(Est. $3,000-4,000)
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828. A lovely U.S. Grant ribbon oft referred to as a "Stevensgraph" - manufactured by Stevens of Coventry, England and imported for sale in this country. This example, 5" in length, has light foxing that detracts little and once again enjoys vibrant, bright colors. (Est. $100-150)
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829. One of the most colorful U.S. Grant ribbons found - this also imported by Stevens of Coventry. 9" in length with bright green, violet, blue, and purple coloring, a gem of a fabric with just a hint of age. Overall quite bright. (Est. $200-400)
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In opposition to giving Blacks the vote!
830. An extremely important political: an 1868 ribbon proclaiming support for the Seymour-Blair ticket with the racist slogan "This is A White Man's Country: Let White Men Rule." Horatio Seymour (1810-86), Democratic candidate against Grant 1868, Governor of New York, he was characterized in the Dictionary of American Biography as "A man of dignity and integrity, he failed practically as a statesman, largely because of his gentlemanly scorn for extreme opinions." Perhaps the most reluctant candidate ever nominated for president, Seymour knew that the standard bearer of the party would be blamed for the Civil War and seen in opposition to U.S. Grant, the great hero of that conflict. Refusing to be a candidate, Seymour was unanimously chosen on the twenty-second ballot and convinced to run. This ribbon illustrates the divisive, vitriolic tone of a campaign that played on those fears associated with Reconstruction. Printed in red and blue, small patches of fabric are affixed to the top and bottom of the verso from an album, light, typical aging with light creases, but one of four known examples... this one of the better specimens. (Est. $5,000-6,000)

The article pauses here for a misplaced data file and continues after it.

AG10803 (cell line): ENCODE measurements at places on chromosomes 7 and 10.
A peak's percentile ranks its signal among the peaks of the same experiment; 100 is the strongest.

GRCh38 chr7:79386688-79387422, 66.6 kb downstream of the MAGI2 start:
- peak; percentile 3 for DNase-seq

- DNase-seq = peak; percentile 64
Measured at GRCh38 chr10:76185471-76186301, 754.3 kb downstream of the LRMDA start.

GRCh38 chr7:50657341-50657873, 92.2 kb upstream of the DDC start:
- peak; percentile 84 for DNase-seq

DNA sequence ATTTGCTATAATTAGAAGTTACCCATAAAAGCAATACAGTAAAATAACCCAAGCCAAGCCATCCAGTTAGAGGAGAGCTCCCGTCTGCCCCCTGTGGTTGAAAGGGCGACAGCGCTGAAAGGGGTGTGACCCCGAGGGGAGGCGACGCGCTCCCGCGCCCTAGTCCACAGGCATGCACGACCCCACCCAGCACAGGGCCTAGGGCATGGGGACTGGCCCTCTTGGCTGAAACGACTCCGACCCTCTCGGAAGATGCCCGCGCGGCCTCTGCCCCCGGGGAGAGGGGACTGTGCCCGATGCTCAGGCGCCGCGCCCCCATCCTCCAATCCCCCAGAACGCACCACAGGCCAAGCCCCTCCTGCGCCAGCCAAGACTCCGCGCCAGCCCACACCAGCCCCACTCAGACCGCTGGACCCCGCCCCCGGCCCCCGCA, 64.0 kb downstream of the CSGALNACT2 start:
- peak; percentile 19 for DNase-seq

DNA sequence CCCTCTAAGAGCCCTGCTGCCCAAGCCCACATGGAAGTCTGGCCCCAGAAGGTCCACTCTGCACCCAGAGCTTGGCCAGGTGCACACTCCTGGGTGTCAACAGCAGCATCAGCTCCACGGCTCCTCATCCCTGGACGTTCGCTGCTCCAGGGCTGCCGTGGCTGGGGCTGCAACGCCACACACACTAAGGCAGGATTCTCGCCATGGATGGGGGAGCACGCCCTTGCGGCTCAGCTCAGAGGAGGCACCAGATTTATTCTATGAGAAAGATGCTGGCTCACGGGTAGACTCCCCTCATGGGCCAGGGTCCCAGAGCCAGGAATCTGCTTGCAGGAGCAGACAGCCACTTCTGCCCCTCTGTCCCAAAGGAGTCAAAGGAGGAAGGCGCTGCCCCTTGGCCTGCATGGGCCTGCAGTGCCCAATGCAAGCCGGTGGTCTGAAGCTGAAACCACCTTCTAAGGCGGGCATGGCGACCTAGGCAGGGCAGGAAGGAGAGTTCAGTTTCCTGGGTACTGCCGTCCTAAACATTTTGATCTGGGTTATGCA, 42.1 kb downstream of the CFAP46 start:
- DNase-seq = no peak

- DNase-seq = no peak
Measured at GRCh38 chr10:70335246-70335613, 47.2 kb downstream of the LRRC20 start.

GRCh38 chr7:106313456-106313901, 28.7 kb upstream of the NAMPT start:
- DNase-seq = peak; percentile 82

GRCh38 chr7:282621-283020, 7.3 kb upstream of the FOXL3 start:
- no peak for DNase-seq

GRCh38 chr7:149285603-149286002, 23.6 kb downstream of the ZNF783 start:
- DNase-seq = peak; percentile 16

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831. Graphic Grant & Colfax 1868 California campaign ballot, 2 1/2 x 7", bold R,W,B colors in excellent condition. California campaign ballots are quite desirable... particularly examples in color. A lovely item.
(Est. $200-400)
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832. Pair of 1868 Grant & Seymour ballots from Minnesota. Interesting pair of ballots (3 x 7" and 3 x 6") that relate to civil rights. The Seymour ticket is inscribed at the bottom "Negro Suffrage Amendment. Amendment to Section One Article Seven, of the Constitution. NO." The "Republican Ticket" (which fails to mention Grant, but lists four presidential electors) is inscribed "Suffrage Amendment. Amendment to Section One Article Seven of the Constitution. YES." Prior to the adoptation of the 15th Amendment to the U.S. Constitution in 1870, the question of Negro suffrage was left to the states where it met strong Democratic opposition. Each ballot, from the state ratification struggle, has minor folds. The Republican ticket has a few light letters, due to a weak impression. Both are clean and bright. (Est. $150-200)
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833. Grant 1880 Hopeful Campaign Ribbon. Grant, elected President in 1868, reelected in 1872, enjoyed a brief campaign for a third term in 1880. Pristine 7" blue silk ribbon from a one-day event in Hartford, CT as the aged General went to greet members of the Hartford Battalion. Anything from his attempt to secure the Republican nomination in 1880 is considered rare... this is a beautiful piece!
(Est. $100-150)
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834. One of the best designed Grant covers we've seen! Quite different from the "Peace Commissioner" envelopes usually found, this notes (in sarcasm!) "Wherever they go the Olive Branch follows." Quite fine. (Est. $100-150)
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835. Three (3) jugate campaign covers from 1868. One Grant envelope is printed in blue; the other black on orange. The Seymour jugate is quite unusual and scarce. Each in quite fine condition. (Est. $100-150)